KLycos

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Hello All,

As fellowship is only one year, I have already begun to look for full time positions. I am wondering if there is anyone here who would be able to provide me with some information that they came across during the job search process. I have already interviewed for a couple positions (east vs west coast) and am trying to gather more data before I start contract negotation. Feel free to PM me if you would like. I have had one offer that I feel is low but actually not too far from what I am expecting. Salary ranges for academic vs non-academic would be very helpful. I have talked to some attendings that have also negotiated for more vacation time (6 weeks PTO per year) given the nature of our specialty and the importance of self-care and work/life balance. I appreciate any input.
 
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deleted951662

This is a great thread idea as I am also currently Fellow and in the same situation. I think I’m interested in academics inpatient palliative, but would like to explore all of my options. I’m not really sure where to start; should I start cold calling places that I’m interested in? Or should i use a recruiter?
 

KLycos

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I have really been using recruiters at this point. Practicelink has more jobs then other platforms I've found, and is better than the AAHPM Job Mart and the NEJM Career Center. LinkedIn is also not too bad, but not the greatest for targeted positions. It is still early but I think sending out apps now is a good way to get your name and CV into the recruiters hands. Salaries I've seen starting are between 200-225 (base, with productivity up to 290 with >90% docs obtaining targets) so far for academic/non-academic.
 
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Frazier

Palliative Emergentologist
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I have really been using recruiters at this point. Practicelink has more jobs then other platforms I've found, and is better than the AAHPM Job Mart and the NEJM Career Center. LinkedIn is also not too bad, but not the greatest for targeted positions. It is still early but I think sending out apps now is a good way to get your name and CV into the recruiters hands. Salaries I've seen starting are between 200-225 (base, with productivity up to 290 with >90% docs obtaining targets) so far for academic/non-academic.

Practicelink does typically have a lot of positions posted. If there were a trend, I would say practicelink leans community-positions and AAHPM/NEJM lean academic (certainly not a rule). Applying early is never a bad thing -- if a terrific opportunity arises, great, you can tackle it. The starting salaries have likely boosted slightly since this post; nevertheless, one important thing to take away is how that salary is determined. Are you a straight salary? Are you RVU based? Mix? I admit being biased and sought out a straight salary in so much that there are not RVU/productivity components to my income (there is a bonus depending on how things go for the institution in a given year). In my mind, the more ties to productivity in this field -- it becomes a slippery slope. Suddenly your billing gets more aggressive. Or you are double-booking in anticipation of cancelations. Or you are cutting down on the length of your encounter (consciously or subconsciously) to see more/increase efficiency/increase productivity. Not always the case, of course, but certainly increased risk of! One last point, if you come across an RVU-based reimbursement position, what this tells me is that the powers that are hosting this job have no idea of what you do or how you do it. HPM is not an RVU-heavy field; you will either lose your mind or your shirt in a set-up like that.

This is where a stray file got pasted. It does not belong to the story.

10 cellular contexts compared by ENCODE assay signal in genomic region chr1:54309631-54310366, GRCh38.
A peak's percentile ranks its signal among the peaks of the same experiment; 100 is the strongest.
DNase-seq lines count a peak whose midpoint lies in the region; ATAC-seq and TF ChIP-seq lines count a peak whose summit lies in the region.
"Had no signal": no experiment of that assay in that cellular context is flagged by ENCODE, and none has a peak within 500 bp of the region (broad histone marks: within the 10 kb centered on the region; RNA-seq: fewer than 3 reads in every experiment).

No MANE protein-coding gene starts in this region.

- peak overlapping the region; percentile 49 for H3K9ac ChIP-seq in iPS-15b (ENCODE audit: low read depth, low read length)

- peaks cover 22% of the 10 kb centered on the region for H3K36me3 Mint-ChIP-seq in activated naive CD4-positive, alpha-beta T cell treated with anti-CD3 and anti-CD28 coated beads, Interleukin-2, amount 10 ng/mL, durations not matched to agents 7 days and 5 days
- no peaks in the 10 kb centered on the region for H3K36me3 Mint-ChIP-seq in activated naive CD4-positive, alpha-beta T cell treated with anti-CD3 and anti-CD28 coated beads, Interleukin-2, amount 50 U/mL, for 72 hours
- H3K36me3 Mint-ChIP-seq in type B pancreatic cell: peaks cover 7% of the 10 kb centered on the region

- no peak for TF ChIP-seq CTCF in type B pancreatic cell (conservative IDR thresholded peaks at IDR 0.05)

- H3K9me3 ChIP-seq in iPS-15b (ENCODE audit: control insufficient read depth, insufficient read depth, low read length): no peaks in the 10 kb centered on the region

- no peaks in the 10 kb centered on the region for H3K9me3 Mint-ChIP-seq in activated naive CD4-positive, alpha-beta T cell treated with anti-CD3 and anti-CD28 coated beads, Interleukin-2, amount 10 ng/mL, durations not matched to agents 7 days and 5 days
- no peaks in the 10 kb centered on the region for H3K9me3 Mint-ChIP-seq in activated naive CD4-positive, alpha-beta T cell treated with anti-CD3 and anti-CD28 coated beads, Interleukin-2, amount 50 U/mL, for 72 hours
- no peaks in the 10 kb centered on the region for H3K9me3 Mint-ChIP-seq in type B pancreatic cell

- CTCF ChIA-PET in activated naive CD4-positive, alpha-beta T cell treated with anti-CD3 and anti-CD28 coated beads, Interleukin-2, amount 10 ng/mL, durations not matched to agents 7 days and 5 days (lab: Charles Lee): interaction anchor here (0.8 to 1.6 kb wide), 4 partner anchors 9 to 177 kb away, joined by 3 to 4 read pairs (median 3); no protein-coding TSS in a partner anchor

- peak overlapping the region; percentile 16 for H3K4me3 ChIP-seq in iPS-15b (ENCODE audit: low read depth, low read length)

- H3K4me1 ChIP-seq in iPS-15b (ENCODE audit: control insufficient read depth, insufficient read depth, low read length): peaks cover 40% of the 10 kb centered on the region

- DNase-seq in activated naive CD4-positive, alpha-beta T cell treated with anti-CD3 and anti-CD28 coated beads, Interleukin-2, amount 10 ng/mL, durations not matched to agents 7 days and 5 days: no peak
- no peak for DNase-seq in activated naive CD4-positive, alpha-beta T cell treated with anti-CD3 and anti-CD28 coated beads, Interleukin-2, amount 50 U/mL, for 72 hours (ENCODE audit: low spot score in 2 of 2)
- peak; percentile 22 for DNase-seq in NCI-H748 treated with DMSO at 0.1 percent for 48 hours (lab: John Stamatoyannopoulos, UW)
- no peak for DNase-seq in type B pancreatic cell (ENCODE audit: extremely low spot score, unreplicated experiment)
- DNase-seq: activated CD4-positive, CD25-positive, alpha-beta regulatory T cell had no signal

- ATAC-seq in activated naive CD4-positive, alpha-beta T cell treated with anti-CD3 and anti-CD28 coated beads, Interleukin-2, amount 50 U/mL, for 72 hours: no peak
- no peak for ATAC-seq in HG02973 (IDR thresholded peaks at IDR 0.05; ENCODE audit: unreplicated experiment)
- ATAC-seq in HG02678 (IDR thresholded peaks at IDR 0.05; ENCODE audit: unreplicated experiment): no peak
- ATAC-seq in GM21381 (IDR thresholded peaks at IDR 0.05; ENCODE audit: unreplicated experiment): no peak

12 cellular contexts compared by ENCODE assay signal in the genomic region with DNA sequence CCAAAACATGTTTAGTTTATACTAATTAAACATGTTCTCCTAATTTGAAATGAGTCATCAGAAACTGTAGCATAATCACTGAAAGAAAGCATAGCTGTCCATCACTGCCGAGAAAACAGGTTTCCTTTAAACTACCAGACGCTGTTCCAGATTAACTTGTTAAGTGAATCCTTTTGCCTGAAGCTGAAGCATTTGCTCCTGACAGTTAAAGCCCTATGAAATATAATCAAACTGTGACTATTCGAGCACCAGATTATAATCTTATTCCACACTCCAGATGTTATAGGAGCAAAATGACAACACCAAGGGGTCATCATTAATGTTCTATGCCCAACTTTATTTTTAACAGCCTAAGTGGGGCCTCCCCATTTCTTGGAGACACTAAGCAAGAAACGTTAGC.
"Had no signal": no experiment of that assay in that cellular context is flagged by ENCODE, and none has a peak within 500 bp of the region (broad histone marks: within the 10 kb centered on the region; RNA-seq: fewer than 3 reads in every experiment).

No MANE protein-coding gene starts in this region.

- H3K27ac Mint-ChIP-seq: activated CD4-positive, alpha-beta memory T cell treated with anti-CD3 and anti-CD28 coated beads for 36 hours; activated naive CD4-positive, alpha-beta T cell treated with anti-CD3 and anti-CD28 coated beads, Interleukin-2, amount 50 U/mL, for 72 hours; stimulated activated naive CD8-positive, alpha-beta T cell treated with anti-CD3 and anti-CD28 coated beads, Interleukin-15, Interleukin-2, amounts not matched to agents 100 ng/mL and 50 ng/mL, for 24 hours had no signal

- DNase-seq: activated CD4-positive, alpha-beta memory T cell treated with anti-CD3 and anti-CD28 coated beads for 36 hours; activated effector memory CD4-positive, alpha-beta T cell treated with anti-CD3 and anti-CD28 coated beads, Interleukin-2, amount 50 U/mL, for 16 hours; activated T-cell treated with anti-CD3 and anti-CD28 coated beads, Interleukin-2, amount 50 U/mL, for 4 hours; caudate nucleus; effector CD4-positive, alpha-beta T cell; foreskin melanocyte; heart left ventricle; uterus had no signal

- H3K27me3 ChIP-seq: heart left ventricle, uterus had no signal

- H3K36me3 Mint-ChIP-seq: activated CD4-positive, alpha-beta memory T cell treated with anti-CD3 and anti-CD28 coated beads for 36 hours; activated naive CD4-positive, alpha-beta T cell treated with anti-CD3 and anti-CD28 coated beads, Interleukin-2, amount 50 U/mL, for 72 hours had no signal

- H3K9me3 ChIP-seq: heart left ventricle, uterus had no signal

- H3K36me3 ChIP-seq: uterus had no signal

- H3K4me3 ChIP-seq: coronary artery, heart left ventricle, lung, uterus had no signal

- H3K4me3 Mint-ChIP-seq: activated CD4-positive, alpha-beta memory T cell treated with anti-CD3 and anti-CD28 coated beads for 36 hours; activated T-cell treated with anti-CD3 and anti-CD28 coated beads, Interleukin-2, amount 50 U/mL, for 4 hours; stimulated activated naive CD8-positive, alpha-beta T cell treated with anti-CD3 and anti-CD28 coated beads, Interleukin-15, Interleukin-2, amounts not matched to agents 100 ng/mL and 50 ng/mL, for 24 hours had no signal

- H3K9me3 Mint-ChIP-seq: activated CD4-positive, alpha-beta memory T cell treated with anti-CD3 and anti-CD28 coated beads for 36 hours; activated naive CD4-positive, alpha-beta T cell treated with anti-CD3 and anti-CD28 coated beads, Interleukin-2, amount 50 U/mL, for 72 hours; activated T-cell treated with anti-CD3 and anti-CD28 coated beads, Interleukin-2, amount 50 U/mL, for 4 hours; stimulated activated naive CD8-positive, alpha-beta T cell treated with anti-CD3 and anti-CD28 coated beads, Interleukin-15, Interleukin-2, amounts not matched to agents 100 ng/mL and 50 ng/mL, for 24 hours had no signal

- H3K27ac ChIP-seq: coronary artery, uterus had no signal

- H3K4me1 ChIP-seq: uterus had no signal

With a straight salary, you know what you are getting (unknown finances being a large source of angst for docs = increased risk burnout), and you do not have to feel pressure to adjust your practice pattern for the temptation of personal gain. If anything, I feel for me it encourages delivering the best care possible for our patients: you can just focus on the medicine.

n=1

Happy job hunting.
 
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LobsterMan

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Agree with Frazier. A couple of other things to consider in your calculus:
  • 1.0 FTE varies wildly in palliative medicine. I saw 1.0. FTE as 48 weeks on service at one place (completely nuts), 26 weeks at another. What really matters, in some sense, is how much you are getting paid for how much time you spend working. So, if you are getting paid $300k for 48 weeks of service time, that's $6,250/week. Versus $200k for 26 weeks of service time, which is $7,700/week.
  • The support of the team you have around you can determine how many weeks it is feasible to work. A team with two good social workers, in my experience, makes one week on service much less taxing than a team with zero social workers.
  • The ranges I saw from community versus academic were $185k - $285k. But, each had very different clinical requirements and breakdowns (i.e., one was community + inpatient >> outpatient + more weeks overall, while the other was academic + outpatient = inpatient + fewer weeks overall)
Point being that comparing jobs is not apples:apples, and it requires some thinking about what you are looking for in your job.
 
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